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Westfield Stratford City East
Westfield Stratford City East Retail Theme

TOUR OF THE MONTH

The Princess Diana Tour
The Princess Diana Tour

ON THIS DAY IN LONDON

18th November 1987 31 die in a fire at King's Cross, London's busiest subway station

18th November 1905 George Bernard Shaws Major Barbara, premieres in London

18th November 1852 State funeral of duke of Wellington (London)

18th November 1836 Born today: William Schwenck Gilbert, London, composer (Gilbert and Sullivan)

The Great Vine



The Great Vine

The GReat Vine, reputedly the oldest vine in the world.

Location: Hampton Court Gardens, London

Description: The Great Vine in the Hampton Court Palace Gardens is the oldest and largest known vine in the world.

It is reputed to be over 230 years old and 36.5 meters (120 feet) long, and believed to have been planted by Lancelot Capability Brown around 1768, during his time as Surveyor to George III's Gardens and Waters. The vine is also the oldest plant in the palace gardens, having come from a small cutting at Valentine's Park in Essex (which no longer survives).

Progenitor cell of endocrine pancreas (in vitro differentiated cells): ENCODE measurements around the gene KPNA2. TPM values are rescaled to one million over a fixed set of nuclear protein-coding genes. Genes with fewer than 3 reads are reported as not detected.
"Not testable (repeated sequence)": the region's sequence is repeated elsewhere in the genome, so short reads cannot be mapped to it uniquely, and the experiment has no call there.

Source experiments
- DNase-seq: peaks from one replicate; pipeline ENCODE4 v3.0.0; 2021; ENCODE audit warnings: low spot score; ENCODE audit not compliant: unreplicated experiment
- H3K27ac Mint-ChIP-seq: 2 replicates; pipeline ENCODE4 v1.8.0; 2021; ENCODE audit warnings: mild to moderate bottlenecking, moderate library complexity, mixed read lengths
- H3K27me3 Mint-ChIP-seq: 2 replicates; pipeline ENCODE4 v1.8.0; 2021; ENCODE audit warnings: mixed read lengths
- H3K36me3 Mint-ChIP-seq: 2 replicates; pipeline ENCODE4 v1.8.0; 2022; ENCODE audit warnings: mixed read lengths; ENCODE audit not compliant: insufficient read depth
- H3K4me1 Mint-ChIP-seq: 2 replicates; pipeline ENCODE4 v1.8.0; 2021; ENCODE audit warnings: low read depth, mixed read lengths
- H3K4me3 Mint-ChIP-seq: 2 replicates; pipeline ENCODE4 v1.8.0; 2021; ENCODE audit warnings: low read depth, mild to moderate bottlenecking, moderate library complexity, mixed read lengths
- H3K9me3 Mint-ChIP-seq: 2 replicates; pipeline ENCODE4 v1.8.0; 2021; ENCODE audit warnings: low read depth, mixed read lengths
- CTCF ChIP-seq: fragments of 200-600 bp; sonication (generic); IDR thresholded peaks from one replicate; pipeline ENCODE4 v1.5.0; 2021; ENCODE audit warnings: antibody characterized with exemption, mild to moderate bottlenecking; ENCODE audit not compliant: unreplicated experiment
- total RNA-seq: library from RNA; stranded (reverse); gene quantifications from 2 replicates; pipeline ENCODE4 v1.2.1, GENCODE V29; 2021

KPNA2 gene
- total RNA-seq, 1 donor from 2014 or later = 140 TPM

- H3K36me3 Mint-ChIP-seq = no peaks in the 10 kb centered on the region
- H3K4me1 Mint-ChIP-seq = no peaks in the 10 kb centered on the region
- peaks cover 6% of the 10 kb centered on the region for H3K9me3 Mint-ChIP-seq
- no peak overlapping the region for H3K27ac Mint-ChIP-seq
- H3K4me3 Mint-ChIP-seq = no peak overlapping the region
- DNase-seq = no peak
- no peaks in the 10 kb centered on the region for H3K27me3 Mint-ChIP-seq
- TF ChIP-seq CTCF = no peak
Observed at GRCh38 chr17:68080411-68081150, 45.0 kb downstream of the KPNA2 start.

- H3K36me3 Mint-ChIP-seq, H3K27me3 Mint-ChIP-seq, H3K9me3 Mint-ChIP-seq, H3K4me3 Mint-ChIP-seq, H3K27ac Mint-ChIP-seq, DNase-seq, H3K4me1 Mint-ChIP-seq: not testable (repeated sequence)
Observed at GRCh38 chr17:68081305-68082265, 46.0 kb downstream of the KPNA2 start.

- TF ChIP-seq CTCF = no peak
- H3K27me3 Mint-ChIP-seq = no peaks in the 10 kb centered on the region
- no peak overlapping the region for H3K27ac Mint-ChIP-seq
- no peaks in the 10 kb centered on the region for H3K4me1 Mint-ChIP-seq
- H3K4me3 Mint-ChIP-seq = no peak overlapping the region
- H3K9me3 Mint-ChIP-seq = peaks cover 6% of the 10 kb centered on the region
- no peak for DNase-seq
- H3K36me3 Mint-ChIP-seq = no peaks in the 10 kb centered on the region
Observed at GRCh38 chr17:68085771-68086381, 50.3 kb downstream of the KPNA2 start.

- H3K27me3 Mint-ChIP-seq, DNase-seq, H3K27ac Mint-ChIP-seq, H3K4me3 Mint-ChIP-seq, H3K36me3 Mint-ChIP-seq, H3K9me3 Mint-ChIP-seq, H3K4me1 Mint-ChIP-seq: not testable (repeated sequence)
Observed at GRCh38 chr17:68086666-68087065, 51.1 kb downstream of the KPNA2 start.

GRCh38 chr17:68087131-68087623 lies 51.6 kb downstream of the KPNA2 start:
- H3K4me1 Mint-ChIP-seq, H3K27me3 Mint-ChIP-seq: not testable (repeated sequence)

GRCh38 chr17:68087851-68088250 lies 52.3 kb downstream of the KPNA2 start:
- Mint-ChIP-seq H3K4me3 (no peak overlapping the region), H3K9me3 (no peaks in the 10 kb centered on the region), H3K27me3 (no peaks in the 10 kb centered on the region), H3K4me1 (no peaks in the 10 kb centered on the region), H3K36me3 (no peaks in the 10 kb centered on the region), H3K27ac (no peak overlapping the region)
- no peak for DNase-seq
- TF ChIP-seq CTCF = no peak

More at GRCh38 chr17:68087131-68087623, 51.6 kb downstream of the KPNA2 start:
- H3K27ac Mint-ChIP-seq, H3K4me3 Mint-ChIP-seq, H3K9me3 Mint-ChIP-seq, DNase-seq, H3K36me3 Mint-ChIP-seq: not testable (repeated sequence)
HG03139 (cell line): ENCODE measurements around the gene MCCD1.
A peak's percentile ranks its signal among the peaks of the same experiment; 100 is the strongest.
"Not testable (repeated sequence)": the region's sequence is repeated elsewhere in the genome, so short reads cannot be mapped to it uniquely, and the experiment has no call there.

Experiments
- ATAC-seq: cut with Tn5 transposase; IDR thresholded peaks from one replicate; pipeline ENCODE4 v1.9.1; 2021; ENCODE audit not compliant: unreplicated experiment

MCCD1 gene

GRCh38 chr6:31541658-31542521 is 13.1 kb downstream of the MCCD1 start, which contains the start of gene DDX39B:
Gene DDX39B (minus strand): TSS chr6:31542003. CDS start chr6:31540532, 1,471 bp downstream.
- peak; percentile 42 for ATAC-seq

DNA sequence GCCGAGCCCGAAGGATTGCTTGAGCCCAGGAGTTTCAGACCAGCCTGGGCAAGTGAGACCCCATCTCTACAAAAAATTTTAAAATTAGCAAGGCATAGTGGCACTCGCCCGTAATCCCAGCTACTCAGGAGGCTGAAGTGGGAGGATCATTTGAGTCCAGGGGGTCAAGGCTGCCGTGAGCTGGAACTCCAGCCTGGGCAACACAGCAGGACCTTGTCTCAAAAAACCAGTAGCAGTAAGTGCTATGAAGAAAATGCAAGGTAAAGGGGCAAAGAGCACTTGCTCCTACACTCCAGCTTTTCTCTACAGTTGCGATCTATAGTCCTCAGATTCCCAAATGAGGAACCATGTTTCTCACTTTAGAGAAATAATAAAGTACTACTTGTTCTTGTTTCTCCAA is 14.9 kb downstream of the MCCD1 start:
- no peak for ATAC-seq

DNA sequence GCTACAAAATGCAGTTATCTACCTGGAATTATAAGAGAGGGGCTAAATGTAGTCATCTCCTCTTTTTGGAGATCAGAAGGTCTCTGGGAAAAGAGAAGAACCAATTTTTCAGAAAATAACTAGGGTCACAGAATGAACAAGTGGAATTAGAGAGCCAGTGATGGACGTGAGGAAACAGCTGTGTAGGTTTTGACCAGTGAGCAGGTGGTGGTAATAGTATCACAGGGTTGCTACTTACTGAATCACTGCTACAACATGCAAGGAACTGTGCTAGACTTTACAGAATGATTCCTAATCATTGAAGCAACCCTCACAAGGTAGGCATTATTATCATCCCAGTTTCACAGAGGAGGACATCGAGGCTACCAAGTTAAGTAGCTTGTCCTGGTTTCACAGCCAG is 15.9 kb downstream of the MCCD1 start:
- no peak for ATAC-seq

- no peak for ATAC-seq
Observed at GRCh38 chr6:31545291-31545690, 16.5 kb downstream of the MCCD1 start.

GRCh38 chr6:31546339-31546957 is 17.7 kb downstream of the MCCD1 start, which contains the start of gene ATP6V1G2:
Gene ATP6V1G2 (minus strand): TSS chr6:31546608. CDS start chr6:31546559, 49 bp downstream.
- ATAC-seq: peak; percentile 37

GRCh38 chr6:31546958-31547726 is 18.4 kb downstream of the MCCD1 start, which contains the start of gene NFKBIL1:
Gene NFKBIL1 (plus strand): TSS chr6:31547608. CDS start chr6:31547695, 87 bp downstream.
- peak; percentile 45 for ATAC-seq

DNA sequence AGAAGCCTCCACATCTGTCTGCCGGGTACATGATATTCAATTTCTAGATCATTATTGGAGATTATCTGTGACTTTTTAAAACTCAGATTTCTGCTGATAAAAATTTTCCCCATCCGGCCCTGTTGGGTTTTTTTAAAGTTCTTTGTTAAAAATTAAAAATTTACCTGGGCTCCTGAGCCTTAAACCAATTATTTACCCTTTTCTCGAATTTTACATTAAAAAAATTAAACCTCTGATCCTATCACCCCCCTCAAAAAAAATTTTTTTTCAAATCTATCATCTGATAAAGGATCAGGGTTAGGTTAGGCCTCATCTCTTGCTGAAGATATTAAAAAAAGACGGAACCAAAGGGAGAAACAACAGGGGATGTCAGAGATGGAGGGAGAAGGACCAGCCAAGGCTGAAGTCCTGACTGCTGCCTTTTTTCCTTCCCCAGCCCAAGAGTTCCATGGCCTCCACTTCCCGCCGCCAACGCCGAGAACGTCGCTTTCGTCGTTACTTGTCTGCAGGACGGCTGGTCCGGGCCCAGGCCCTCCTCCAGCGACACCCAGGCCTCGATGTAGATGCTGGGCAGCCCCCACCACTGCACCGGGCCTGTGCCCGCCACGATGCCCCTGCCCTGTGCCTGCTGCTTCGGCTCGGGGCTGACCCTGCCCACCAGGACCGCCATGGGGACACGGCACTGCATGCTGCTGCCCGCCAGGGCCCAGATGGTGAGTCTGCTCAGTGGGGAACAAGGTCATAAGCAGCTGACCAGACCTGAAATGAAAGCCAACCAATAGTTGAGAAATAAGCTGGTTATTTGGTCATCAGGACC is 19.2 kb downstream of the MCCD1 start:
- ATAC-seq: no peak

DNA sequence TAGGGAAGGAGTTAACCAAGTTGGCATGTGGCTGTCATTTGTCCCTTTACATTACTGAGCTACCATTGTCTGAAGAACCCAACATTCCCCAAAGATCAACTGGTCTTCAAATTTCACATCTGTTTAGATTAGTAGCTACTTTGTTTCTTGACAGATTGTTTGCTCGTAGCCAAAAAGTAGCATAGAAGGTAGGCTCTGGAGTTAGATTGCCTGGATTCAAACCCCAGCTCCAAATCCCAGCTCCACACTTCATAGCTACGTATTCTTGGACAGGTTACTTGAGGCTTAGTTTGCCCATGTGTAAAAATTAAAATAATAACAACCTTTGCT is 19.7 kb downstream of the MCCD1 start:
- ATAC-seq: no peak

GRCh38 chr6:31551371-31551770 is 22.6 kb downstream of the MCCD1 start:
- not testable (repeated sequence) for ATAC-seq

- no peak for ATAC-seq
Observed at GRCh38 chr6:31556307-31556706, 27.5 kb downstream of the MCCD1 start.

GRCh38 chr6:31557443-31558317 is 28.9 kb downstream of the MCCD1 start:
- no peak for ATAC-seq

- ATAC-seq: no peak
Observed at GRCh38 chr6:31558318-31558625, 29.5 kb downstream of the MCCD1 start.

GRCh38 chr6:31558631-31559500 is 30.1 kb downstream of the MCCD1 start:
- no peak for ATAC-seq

The current aluminum Vine House was built in 1969. It incorporates wrought-iron Victorian supports. The rebuilding was unique as it was the first time a glasshouse was built around a plant. Both the frame that supports the Vine and the viewing gallery (still used by the general public) come from a 19th Century wooden vine house.

The grapes, which are black and sweet, have always been used by the Royal household as dessert grapes. In 1930, however, George V started sending the grapes to hospitals, and within five years they were being sold to palace visitors. Today, the full crop of black eating grapes is sold to visitors in the palace shops in late summer or early autumn.

In 1933, the grapes were 6 shillings per pound. A shilling of this went towards the baskets in which they were sold. These baskets were specially made by soldiers blinded in the First World War.


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The Great Vine

The GReat Vine, reputedly the oldest vine in the world.


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